The Trade Marks Registry (TMR) issued a public notice requesting suggestions from stakeholders regarding the display and availability of documents on its official website (comments are to be submitted by September 30, 2019). It appears that the TMR has received representations from stakeholders raising concerns regarding the display of confidential information, proprietary information and personal information on its website.
The TMR is now proposing to classify documents into two categories on its website:
- One category that will consist of documents that will be fully accessible and can be viewed / downloaded by the public.
- The second category will contain only the name of the document but viewing / downloading will be restricted.
The public notice clarifies that the TMR does not require applicants / opponents to submit bank account details, PAN or Aadhar numbers.
One Step Back, Slipping Out the Back Door?
The RTI Act obligates public authorities to maintain records in a manner that facilities the right of information of the public and that ensures all records, which are appropriate to be computerised, are computerised. Further, other than those categories of information / records that are specifically exempt, public authorities are obligated to disseminate (which includes through the internet) information widely and in a manner which is easily accessible to the public.
Information that relates to commercial confidence, trade secrets and personal information are exempted for being disclosed / made accessible to the public. However, these exemptions are not absolute. With respect to information relating to commercial confidence and trade secrets, the exemption only applies if the disclosure harms the competitive position of a third party. With respect to personal information, the exemption only applies if the disclosure has no relation to any public activity or interest, or which would cause unwarranted invasion of the privacy of the individual. In both cases, the competent authority is empowered to disclose information, if public interest is satisfied.
It is for the person that seeks to restrict access to the information, to satisfy the TMR that the information falls within the exemption. These restrictions can only be imposed on a case to case basis and cannot be a result of hasty generalisations made by the TMR. The TMR is not in a position to categorise documents as confidential / proprietary or personal. Further, the TMR cannot, on its on, decide whether the disclosure of such information will result in competitive harm or invasion of privacy. Each case differs and general categorisations should not be adopted. The trademarks act or rules do not guide the TMR in this regard either and do not specifically classify documents as confidential.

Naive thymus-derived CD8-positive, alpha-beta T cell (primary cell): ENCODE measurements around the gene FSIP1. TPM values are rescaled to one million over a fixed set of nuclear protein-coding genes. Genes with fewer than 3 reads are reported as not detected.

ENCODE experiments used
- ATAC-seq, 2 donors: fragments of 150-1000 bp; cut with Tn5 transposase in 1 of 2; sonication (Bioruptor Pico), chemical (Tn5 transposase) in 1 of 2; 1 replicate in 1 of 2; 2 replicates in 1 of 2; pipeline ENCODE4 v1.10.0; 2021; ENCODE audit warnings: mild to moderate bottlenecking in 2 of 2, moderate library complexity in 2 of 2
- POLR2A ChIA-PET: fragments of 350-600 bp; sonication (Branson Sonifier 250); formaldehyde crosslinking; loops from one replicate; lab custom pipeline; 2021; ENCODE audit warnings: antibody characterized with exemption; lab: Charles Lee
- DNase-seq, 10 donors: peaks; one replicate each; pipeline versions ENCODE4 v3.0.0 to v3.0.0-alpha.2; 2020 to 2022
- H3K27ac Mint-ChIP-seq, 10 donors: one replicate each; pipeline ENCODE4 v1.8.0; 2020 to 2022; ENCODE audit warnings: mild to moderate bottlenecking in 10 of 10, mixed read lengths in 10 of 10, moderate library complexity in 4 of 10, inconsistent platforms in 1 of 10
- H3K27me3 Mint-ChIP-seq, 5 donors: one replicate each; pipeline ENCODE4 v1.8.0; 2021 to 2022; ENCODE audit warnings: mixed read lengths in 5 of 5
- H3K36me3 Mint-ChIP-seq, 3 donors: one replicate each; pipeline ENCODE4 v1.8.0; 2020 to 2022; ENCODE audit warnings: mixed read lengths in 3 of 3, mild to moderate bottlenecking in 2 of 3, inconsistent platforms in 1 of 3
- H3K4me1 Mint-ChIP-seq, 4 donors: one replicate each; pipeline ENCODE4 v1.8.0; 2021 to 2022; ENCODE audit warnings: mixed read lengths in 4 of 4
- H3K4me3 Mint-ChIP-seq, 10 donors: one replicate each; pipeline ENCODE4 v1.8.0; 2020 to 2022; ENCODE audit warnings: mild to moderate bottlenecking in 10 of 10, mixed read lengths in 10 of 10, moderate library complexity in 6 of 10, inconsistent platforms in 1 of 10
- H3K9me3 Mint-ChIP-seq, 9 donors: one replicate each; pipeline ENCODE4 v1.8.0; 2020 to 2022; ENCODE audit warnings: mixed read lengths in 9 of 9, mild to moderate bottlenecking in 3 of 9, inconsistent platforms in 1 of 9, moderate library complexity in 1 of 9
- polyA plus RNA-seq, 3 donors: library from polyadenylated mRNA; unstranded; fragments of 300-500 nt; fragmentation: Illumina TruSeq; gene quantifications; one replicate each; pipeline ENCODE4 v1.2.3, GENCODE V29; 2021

Most of the information filed with the TMR is filed through pre-designated forms, e.g., a trademark application is filed in Form TM A, a notice of opposition is filed in Form TM O etc.
The proposed categorisations are arbitrary and can result in a major over classification of restricted documents / forms. For instance, in opposition proceedings, a opponent may want to establish association with a particular trade channel / show market use and recognition by submitting a list of customers, distributors and price lists. Given the broad interpretation of ‘confidential information’, such information can be classified as confidential. However, such information is only one part of the notice of opposition / evidence and not all opponents may need to disclose any confidential / proprietary information to establish a case. However, there is a risk that access to all notice of oppositions, as a general category of documents, may be restricted. Similarly, trademark application forms and most other forms require the submission of personal information (name, address, telephone number), this does not mean that trademark application forms and other forms as a category of documents can be restricted by the TMR.
Restriction of access to documents will also make due diligence processes unnecessarily complicated, incomplete and expensive. Purchasers are interested in understanding the prosecution history of important trademarks of the target company. If certain documents are restricted, getting a complete picture of the trademark may not be possible.
Assignment agreements are generally considered as commercially sensitive documents since they contain royalty rates and other commercial details. However, the industry has already adopted methods to protect their confidential information, and parties usually agree to file short form assignment agreements with the TMR. This way the fact of the assignment is recorded with all the material terms, however, commercially secret information is not disclosed in the public filing.
Artificial categorisations will also impact the prosecution process and increase the workload of the TMR. With restriction on public access, there are bound to be many RTI applications that will be filed with the TMR and the TMR’s time will be spent answering these applications which will result in a slower process and increased backlog.
Instead of blocking access to entire documents, a possible option is for the TMR to redact commercial confidential information / personal information, on a case to case basis, where the exemptions are met.
Thank you to Prashant Reddy for his inputs.